Development charities must make ‘radical’ changes to stay relevant

28 Nov 2019 News

International development organisations must make bold changes if they are to stay relevant in the face of challenges like the climate emergency and criticism over “neo-colonialism”, a former deputy chief executive of Oxfam has warned.

Penny Lawrence was speaking during a panel discussion at Civil Society Media’s NGO Insight event on Tuesday. The session addressed how the traditional “top-down” model of international aid is coming to be seen as outdated, with INGOs under pressure to give up their power and change their ways of working.

Lawrence was deputy chief executive of Oxfam for three-and-a-half years before resigning in 2018 following the Haiti scandal. Since then she has been working as a consultant and conducting research into the future of INGOs. 

Lawrence said the world is changing “very fast”, highlighting the climate emergency and discourse around whether international aid is being run in a neo-colonial manner. “There’s a lot of rhetoric in our sector about supporting national local organisations, but there’s really no action of significant proportions whatsoever, very little power transfer,” she said.

She added that INGOs must look at how much power sits in the top team, though she warned that the INGOs that have tried to address this through new international structures have ignored organisational design and the need to be able to make “speedy decisions”. 

Focus on income

Elsewhere, Lawrence criticised INGOs for being overly focused on income as a measure of success. “Large organisations do have power but they describe that power in terms of their size and capability. But their income not necessarily their impact.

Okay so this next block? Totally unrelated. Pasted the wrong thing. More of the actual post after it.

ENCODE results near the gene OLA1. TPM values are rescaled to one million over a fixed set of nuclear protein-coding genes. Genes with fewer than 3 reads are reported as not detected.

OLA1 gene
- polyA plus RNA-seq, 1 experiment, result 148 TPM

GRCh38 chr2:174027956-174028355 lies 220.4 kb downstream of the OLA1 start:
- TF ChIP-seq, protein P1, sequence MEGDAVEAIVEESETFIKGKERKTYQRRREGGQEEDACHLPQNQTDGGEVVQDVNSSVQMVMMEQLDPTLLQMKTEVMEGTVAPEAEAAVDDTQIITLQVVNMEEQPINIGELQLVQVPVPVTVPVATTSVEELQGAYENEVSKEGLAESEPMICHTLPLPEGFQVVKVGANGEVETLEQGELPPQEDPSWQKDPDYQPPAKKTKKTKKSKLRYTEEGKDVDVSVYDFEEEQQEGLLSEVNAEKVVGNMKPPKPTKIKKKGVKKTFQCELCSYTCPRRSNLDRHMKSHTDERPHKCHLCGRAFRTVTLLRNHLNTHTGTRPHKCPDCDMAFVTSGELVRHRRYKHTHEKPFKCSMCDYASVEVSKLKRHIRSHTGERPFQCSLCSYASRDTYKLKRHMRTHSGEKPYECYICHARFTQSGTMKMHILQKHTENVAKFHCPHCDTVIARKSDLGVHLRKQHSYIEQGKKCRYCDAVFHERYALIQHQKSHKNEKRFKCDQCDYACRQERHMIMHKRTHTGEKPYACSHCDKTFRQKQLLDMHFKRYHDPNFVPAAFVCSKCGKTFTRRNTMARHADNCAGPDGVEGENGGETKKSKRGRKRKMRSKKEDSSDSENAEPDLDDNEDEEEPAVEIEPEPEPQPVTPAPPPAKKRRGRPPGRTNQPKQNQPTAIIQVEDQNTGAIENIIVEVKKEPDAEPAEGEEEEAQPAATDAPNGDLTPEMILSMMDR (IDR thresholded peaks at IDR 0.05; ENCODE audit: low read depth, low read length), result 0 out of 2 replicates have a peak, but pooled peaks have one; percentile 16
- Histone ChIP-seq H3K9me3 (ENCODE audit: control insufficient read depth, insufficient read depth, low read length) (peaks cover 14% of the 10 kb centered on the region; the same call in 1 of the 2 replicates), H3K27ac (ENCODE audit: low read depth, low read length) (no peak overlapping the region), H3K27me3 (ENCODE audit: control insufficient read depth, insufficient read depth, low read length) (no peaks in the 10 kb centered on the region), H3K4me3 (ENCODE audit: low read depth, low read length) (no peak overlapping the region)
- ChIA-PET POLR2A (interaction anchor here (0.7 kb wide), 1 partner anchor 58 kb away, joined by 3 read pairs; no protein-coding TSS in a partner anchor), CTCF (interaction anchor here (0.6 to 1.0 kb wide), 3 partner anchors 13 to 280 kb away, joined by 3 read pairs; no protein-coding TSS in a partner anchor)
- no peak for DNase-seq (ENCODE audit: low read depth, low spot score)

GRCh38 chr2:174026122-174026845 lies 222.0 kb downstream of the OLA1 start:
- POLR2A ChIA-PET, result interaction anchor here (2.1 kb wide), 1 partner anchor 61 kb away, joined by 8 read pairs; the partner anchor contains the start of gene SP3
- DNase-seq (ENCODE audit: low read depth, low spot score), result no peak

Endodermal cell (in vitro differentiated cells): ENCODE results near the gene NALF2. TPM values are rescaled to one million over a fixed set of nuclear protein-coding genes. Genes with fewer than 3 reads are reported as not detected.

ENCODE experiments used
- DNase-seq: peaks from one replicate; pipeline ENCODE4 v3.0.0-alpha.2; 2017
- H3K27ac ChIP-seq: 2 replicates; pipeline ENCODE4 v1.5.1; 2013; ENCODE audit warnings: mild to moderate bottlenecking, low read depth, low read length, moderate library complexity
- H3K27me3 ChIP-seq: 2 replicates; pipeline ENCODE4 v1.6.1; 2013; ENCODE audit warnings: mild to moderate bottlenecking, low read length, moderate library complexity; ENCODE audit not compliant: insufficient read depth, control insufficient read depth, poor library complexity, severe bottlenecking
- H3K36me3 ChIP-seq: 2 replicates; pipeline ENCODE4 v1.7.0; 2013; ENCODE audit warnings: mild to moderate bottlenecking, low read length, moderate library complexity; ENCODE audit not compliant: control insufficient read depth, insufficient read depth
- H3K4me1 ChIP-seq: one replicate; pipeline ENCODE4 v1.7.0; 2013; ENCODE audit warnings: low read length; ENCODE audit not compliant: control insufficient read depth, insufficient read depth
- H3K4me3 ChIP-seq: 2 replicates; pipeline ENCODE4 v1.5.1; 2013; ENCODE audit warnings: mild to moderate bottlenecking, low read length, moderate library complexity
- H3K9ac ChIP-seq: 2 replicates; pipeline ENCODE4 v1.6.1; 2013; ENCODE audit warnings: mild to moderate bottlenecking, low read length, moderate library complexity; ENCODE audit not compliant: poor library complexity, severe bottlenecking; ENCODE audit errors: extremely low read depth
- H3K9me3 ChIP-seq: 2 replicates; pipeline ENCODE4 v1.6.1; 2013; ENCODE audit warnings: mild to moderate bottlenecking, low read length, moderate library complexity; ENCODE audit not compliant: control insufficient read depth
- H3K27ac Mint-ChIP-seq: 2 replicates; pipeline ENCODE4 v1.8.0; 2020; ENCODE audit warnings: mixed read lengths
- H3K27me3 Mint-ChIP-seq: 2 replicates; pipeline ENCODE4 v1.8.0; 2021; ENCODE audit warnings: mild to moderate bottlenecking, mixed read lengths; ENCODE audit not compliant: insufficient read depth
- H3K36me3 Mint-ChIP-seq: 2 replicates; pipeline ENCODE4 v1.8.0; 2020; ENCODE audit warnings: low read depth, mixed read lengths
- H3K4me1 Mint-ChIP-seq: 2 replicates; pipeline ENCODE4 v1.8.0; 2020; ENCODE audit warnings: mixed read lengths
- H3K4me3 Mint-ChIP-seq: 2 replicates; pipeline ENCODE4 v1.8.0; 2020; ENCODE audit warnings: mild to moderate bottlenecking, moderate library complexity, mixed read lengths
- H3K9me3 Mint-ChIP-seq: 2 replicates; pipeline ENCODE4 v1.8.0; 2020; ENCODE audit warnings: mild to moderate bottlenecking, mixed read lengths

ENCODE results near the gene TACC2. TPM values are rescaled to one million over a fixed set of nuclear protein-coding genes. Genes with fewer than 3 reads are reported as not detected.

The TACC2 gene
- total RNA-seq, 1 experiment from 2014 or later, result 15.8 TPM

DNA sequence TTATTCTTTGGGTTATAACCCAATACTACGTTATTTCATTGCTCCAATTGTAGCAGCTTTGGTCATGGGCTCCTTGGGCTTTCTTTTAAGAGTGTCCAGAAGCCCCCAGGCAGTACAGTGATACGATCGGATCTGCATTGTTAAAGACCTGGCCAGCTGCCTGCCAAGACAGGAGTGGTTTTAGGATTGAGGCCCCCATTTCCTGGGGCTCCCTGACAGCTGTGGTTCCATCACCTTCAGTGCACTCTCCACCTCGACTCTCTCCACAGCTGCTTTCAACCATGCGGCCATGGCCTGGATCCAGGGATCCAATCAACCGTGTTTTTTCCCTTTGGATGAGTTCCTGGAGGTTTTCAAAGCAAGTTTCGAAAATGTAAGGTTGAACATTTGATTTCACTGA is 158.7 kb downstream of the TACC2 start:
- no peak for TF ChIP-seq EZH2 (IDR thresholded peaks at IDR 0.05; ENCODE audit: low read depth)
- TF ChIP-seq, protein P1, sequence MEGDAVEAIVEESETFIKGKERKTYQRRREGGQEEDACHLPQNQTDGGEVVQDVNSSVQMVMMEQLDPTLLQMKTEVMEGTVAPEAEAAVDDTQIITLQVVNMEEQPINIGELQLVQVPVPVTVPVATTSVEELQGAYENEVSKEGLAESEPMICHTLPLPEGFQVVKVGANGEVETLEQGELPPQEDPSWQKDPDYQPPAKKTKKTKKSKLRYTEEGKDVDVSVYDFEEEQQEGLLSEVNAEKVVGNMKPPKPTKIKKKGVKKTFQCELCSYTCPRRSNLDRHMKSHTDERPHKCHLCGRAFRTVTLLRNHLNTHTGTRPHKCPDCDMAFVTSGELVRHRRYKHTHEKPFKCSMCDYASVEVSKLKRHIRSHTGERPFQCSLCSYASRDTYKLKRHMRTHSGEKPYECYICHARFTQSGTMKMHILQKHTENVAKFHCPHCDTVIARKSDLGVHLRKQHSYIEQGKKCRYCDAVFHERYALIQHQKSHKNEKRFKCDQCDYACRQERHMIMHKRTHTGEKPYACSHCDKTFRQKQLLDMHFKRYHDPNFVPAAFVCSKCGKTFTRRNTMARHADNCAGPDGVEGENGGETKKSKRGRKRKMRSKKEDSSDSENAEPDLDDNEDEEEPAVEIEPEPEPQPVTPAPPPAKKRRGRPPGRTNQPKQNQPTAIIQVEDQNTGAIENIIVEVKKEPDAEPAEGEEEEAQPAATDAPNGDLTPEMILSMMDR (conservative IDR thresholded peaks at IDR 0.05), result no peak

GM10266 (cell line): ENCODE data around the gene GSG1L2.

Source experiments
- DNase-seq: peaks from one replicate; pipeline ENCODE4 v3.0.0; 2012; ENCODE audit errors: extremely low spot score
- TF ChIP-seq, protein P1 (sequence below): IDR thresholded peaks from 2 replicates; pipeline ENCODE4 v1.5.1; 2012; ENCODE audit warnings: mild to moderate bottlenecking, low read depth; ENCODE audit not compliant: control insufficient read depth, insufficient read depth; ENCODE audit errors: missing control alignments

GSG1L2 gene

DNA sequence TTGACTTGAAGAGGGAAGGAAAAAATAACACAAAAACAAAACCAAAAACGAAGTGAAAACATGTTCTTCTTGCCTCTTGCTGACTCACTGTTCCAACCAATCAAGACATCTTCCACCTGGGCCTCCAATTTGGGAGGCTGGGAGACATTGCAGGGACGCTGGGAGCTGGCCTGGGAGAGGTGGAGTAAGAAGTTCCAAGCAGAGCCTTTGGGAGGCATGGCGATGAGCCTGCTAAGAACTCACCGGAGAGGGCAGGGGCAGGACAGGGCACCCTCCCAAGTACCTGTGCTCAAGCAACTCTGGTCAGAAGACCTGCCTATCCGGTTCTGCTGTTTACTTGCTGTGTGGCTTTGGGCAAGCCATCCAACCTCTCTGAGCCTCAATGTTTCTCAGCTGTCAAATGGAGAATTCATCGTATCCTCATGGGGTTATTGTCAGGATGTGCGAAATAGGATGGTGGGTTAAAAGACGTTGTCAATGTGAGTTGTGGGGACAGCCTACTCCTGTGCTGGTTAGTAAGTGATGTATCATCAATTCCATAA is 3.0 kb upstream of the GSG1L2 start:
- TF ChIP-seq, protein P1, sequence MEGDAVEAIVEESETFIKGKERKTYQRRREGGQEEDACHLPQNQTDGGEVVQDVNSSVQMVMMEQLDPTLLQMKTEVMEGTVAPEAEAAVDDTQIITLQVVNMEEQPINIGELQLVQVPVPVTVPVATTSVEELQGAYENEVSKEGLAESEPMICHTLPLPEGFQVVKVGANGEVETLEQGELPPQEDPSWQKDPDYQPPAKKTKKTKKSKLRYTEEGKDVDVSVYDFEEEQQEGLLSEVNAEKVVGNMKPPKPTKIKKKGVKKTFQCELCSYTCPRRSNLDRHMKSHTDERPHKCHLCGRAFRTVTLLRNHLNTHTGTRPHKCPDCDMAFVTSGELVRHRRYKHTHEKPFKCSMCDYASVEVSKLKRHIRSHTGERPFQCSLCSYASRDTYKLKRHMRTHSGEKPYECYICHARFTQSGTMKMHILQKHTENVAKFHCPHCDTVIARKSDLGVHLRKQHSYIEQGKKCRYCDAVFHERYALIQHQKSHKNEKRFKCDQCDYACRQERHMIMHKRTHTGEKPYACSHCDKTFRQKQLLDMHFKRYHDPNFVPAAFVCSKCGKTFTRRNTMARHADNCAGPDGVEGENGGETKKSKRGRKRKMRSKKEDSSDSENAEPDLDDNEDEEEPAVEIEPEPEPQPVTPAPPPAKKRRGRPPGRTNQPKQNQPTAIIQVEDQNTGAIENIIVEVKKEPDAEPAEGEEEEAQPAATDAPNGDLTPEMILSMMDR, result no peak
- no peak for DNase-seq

“If you want to challenge that, then just ask yourself, what are the stories of success in my organisation? What do we celebrate? A large contract being gained? That is more common than a significant impact that we have.”

She also argued that INGOs need to diversify their business models. “Relying on grants and contracts drives the wrong behaviours. And anyway, it is going to come to an end, and I reckon pretty soon”, she said.

A new type of leadership

Lawrence acknowledged that making change is “difficult”, but emphasised the need to be “brave and courageous”. She called for a different type of leadership, including one that is more feminist.

She added that “80-90 per cent” of the 27 chief executives she had spoken to for her research believed that what is blocking INGOs in internal. “It’s ourselves that is preventing this,” she said. 

Lawrence said she had “failed miserably” in trying to lead change in her roles at Oxfam and VSO, but had learnt a huge amount from the journey. “A lot of people say it needs evolution; we need to understand where we are and then incrementally change. And I think I have tried that all of my career, and that’s one of the reasons it hasn’t worked. 

“Other people are saying actually you need revolution, just get rid of the large INGOs altogether, start again. Start-ups are certainly being incredibly creative in that space, but what a waste when you've got the amazing brands and recognition we have with the Oxfams, the Save the Childrens and the Wateraids. 

“Is it really beyond our ken to be able to change ourselves to use those brands and services for the people we really seek to serve?”

‘Panic at the top’

Also speaking on the panel was Marie Staunton, who recently took up the role of chair at ActionAid UK. She agreed that change is needed from the “heritage of colonialism”, urging INGOs to look at who is making decisions, where they are making them and who they are making them for.

In response to a question from the audience, she added that INGOs do seem to be taking this challenge seriously. “I'm seeing the conversation happening much more at the top of organisations than it ever did. 

“There was always a lot of push and shove, often coming from the frontline of organisations. I think now there’s a bit more of a panic at the top, which is a good thing.”

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